The “Master Index” to Bonhoeffer’s complete works (Dietrich Bonhoeffer, Works, Vol. 17, Minneapolis: Fortress Press, 2014) never once mentions Ludwig Kaas or the Vatican crypt or the excavations there.

Deutsch says that Josef Müller, not Bonhoeffer, had conversations with Kaas. At first they met in Kaas’ Vatican apartment or in various cafes or inns, and only later, in the Vatican excavations, for greater safety (Harold C. Deutsch, The Conspiracy Against Hitler in the Twilight War, Univ. of Minnesota Press: MN, 1968, 125-126).

Conversations in the Catacombs


Josef Müller

Riebling’s book leaves a gap in the story as to what happened after Josef Müller was arrested and put in prison in April 1943. Since he was the main courier between the German conspirators and the Pope, who or what took his place?

Riebling says that Müller’s replacement was von Kessel, who was stationed at the German Embassy to the Vatican in Rome. However, Kessel’s memoir only mentions going to Germany a couple of times; as the war progressed in 1943-1944, travel and communication became mortally dangerous. But the Pope found another way to compensate for Müller’s absence.

By his ingenious use of Marconi’s new invention of the radio (even secretly bugging the Vatican rooms) the Pope proved he could be shrewd, even cunning about technology. Evidently, the Pope also found a way to move radio communications underground – to the Vatican’s Catacombs of St. Callixtus.

Riebling does not mention this, but the Pope had installed a hidden wireless in those catacombs, which were run by the Salesian Fathers. According to an eye-witness, the Salesian Superior, Father Michael Müller (no relation to Josef Müller) set up a wireless to continue communications with the German resistance. (This is recounted in Patrick Gallo, Pius XII, the Holocaust, and the Revisionists, 75, 115, notes 41 & 42 – a book Reibling references, though he inexplicably omits this piece of information.)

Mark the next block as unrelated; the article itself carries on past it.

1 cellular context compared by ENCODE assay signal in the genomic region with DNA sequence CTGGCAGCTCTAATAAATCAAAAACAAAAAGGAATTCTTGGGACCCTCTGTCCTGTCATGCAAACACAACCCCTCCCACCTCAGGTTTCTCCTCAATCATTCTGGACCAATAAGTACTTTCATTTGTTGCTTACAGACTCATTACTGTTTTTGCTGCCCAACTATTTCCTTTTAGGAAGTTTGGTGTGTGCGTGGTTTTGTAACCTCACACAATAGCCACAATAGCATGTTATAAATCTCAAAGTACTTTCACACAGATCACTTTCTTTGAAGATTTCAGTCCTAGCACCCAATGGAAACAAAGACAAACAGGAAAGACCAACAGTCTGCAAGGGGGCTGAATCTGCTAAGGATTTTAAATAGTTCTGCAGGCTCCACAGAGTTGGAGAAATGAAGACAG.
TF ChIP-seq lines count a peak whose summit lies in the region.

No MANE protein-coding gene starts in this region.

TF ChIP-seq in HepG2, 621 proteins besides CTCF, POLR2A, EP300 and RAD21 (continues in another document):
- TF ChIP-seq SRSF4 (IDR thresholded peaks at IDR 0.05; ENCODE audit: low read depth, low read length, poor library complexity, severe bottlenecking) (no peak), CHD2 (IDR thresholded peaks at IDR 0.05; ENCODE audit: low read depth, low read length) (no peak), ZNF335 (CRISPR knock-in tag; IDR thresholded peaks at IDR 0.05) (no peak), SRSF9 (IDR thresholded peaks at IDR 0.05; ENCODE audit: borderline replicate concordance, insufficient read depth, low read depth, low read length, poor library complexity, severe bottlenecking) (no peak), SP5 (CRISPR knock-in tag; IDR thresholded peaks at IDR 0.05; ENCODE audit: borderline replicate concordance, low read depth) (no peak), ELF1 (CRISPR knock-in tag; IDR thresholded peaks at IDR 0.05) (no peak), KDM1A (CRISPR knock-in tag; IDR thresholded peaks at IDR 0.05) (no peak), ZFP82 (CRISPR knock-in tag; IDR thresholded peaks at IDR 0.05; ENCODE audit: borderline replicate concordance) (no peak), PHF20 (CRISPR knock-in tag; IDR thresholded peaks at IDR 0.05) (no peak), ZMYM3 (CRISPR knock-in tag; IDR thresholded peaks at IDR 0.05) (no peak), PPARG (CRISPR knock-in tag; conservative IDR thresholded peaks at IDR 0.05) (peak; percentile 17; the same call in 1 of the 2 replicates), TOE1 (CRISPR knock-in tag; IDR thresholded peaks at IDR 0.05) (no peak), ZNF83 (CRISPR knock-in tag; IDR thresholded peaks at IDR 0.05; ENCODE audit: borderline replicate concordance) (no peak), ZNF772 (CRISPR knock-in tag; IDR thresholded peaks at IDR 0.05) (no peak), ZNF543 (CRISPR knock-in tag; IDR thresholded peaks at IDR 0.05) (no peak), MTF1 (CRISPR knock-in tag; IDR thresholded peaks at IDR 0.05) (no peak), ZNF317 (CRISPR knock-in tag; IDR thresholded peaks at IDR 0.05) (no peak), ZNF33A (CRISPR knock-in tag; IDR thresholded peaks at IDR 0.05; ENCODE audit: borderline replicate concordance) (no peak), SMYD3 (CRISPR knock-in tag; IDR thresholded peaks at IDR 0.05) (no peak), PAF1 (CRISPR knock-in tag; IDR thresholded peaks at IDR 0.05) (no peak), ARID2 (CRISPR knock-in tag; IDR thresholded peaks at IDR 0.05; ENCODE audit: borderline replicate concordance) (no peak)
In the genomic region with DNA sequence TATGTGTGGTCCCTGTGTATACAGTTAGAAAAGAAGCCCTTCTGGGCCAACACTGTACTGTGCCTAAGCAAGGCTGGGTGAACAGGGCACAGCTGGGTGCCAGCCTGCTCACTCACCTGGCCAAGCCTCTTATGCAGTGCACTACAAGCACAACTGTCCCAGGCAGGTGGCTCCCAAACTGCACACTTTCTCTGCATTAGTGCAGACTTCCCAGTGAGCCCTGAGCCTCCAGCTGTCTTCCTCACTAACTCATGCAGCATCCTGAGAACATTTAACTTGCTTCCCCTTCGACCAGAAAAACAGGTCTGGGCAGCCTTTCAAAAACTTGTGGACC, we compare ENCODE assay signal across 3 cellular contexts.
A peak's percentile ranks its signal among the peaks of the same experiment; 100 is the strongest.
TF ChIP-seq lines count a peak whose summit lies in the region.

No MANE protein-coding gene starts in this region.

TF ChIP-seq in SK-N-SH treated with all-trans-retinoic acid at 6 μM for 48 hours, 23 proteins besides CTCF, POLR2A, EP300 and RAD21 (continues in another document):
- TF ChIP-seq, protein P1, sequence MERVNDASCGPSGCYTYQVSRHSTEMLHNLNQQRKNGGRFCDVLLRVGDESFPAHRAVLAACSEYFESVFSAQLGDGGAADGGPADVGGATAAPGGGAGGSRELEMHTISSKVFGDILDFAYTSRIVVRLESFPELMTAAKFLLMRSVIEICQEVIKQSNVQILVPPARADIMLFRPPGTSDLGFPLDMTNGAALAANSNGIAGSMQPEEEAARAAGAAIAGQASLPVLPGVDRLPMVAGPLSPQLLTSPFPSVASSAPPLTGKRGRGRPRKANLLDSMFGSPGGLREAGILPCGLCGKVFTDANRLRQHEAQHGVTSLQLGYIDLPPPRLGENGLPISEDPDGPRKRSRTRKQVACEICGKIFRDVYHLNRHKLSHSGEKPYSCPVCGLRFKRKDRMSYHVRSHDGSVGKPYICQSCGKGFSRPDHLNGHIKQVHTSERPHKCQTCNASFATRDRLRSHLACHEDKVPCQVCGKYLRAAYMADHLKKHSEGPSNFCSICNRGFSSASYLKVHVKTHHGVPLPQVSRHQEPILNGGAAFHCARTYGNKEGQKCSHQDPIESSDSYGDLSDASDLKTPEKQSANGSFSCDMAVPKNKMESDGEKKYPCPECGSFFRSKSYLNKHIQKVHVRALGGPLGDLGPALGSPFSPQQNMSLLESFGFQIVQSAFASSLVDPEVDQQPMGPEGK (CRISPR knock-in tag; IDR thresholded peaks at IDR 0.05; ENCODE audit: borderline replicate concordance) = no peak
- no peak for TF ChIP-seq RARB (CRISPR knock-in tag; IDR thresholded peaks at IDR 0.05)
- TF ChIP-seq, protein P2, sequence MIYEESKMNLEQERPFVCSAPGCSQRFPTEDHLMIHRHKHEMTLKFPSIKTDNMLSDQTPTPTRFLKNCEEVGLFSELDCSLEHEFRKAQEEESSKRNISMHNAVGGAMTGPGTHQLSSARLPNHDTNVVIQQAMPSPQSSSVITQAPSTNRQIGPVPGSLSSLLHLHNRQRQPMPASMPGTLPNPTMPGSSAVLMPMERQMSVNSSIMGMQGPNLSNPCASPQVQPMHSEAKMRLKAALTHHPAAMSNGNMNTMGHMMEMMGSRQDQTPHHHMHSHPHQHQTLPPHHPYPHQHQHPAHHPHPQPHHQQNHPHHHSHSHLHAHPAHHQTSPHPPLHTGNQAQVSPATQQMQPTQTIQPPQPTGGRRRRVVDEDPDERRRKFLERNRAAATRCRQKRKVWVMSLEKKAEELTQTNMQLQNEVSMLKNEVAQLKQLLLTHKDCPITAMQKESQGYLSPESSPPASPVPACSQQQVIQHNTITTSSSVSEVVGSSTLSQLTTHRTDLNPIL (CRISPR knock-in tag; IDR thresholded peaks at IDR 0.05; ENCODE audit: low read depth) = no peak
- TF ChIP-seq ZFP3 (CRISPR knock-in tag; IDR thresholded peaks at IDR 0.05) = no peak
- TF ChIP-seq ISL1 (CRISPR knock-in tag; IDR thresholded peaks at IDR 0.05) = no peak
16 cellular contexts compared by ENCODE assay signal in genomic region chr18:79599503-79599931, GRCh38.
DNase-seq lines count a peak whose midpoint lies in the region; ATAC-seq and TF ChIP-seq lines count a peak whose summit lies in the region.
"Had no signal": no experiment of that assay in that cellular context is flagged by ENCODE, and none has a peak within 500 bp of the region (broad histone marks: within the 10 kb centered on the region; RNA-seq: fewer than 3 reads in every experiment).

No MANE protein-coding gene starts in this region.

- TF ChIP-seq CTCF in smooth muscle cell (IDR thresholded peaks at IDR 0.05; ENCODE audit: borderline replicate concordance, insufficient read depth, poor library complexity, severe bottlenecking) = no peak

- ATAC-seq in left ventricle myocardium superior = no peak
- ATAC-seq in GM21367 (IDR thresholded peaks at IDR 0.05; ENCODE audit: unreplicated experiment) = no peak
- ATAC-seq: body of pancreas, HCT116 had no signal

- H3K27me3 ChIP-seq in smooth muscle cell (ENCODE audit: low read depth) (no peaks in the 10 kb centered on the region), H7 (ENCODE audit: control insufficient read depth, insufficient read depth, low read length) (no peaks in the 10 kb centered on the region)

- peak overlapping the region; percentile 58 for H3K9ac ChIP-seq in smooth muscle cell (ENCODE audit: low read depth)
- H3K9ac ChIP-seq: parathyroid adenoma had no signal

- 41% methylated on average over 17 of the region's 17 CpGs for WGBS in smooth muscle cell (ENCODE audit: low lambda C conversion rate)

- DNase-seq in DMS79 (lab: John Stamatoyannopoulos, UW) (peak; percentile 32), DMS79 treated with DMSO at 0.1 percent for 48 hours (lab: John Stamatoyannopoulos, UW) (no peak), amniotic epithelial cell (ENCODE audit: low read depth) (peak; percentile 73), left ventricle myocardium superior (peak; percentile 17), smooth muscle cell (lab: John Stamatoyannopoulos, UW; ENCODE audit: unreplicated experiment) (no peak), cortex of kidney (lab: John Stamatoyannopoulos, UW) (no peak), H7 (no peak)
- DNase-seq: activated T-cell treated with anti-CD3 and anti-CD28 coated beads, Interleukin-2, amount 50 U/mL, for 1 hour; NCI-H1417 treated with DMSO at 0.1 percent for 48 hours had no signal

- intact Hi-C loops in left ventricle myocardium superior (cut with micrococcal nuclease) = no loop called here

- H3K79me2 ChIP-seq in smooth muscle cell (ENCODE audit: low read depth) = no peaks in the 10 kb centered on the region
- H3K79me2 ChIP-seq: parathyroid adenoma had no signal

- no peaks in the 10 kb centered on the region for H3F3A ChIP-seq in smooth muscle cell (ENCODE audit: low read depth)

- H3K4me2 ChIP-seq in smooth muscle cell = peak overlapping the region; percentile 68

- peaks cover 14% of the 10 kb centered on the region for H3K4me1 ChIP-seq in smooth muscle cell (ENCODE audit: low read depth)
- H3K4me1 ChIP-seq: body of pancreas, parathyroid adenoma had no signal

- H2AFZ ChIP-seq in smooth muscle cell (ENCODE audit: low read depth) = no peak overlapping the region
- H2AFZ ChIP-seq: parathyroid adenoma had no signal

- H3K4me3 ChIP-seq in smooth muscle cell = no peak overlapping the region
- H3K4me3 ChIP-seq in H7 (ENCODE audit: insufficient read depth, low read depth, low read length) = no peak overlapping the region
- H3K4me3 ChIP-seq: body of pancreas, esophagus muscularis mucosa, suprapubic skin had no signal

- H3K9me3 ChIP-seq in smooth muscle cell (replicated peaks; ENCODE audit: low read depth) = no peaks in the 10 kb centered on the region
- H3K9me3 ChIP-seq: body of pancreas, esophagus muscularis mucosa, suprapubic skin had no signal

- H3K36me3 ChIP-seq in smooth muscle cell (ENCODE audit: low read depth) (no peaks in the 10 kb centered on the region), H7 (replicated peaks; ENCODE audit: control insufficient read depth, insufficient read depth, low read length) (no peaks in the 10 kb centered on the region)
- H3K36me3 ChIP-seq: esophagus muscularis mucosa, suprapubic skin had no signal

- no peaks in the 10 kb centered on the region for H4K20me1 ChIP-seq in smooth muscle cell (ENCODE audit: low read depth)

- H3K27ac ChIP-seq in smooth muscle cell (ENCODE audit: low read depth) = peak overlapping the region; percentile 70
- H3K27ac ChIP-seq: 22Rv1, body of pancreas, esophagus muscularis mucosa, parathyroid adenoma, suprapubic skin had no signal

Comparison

This was dangerous because the Germans had forbidden anyone to possess a wireless, upon pain of death. The Pope spent many hours with Fr. Müller, who wrote down messages and hid them in his socks, later to convey them to the wireless operators in the catacombs, who relayed them to Germany.


Even though the assassination plots failed, Church of Spies finds meaning in the aftermath, in Josef Müller’s political vision, which inspired the Christian Social Democratic party. Müller was a man of the people, standing up for the disadvantaged. In that respect, he was very different from the rest of the conspirators.

Riebling’s book includes important, revealing details about the conditions which the “Good Germans” demanded in the peace negotiations. If Count Stauffenberg’s plot had succeeded, Germany might have reverted to the old, aristocratically-ruled world he knew and desired. The old generals like Canaris would have tried to return Germany to an outdated social model ruled by an authoritarian upper class. Canaris still wanted Germany to possess Austria, and although he conceded to relinquish Poland and “non-German” Czechoslovakia, he would make no reparations.

So the “Good Germans” were just the “Somewhat Better Germans.” They would not have broken as thoroughly as necessary with the mentality of blind obedience to usurped authority. With that, the seeds might have been sown for another, future dictatorship. In fact, the conspirators did not envision an immediate return to democracy, but rather a military dictatorship for an unspecified period. No wonder the British stubbornly demanded unconditional surrender.

What neither Canaris nor the conspirators foresaw was that it would take a new mentality to rebuild Germany from scratch after the war.


What Church of Spies never asks is: What if God was behind all those failures to assassinate Hitler? When Hitler survived Stauffenberg’s assassination attempt, der Führer was jubilant because he thought that Providence had protected him. The conspirators thought that he had the luck of the devil. The Pope, too, thought that Hitler was possessed by the devil.

Adolf Hitler killed himself by gunshot on April 30, 1945 in his Führerbunker in Berlin

Adolf Hitler killed himself by gunshot on April 30, 1945 in his Führerbunker in Berlin

If any of the assassination plots had succeeded in killing Hitler, a whole generation of young Nazis, brainwashed in the Hitler Youth movement, might still have honored Hitler as a martyr and a hero. But by letting Hitler escape all those attempts to kill him, until he killed himself in ignominious and total defeat, Divine Providence made sure he would never be regarded as a martyr or a hero after his death. That way the deck was cleared to give Germany a fresh, new start. God writes straight with crooked lines.